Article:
Consortium Tackles HIV Vaccine

October 1, 2005

 

Barton Haynes, a Duke Medical Center scientist and professor, has been selected to lead the new Center for HIV/AIDS Vaccine Immunology (CHAVI), a consortium of universities and academic medical centers established in July by the National Institute of Allergy and Infectious Diseases (NIAID), part of the National Institutes of Health (NIH). The center's mission will be to address major obstacles to HIV vaccine design and development, and to develop and test novel HIV vaccine candidates.

CHAVI, which will receive $15 million in its first year and may receive more than $300 million over seven years, was established in response to recommendations of the Global HIV Vaccine Enterprise, a virtual consortium endorsed by world leaders at a June 2004 G-8 summit. The Global HIV Vaccine Enterprise was originally proposed by Haynes, NIAID director Anthony Fauci, and other prominent HIV vaccine researchers and public-health officials in a June 2003 commentary in Science magazine.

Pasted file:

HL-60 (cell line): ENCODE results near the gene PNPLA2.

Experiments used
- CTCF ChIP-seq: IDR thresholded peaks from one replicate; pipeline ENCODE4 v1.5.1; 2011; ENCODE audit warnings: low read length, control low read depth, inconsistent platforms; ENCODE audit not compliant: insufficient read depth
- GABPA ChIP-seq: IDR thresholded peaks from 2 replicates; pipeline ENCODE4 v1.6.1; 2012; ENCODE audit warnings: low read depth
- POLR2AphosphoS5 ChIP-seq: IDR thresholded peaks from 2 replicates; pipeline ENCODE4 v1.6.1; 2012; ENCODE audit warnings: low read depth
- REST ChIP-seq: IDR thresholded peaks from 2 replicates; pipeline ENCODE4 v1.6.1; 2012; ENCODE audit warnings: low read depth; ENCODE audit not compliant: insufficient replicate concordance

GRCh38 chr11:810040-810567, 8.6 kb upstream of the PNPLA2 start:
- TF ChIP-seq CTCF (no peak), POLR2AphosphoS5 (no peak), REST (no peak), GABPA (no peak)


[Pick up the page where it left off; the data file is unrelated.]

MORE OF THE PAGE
Haynes, a professor of medicine and director of the Human Vaccine Institute at Duke, has studied HIV for more than fifteen years. He is an internationally recognized leader in basic T- and B-cell immunology, retrovirus research, and HIV vaccine development.

"Making a vaccine for AIDS has turned out to be more difficult than we ever anticipated," says Haynes, who will coordinate research efforts with four other lead scientists from the U.S. and abroad. "With this award, our CHAVI team will work with the HIV research community in a new model that places great emphasis on coordination and synergy."

Approximately 40 million people are living with HIV/AIDS globally, and the rate of new HIV infections continues to exceed 13,000 per day, according to the Joint United Nations Program on HIV/AIDS. Although AIDS drugs have extended the lives of many in wealthy nations, according to global-health experts, an effective HIV vaccine would be an extremely valuable addition to the comprehensive prevention strategies necessary to halt the spread of HIV in both developing and developed countries.

CHAVI researchers will focus on solving several unanswered questions about HIV, including how the virus interacts with the body during the earliest stages of infection. They will conduct research in their own labs, soliciting and supporting new ideas and discovery efforts from the research community, and engage in research partnerships with other labs around the world.

David Goldstein, professor of molecular genetics and microbiology and director of Duke's Center for Population Genomics and Pharmacogenetics, will oversee the center's Host and Viral Core, one of five major research areas.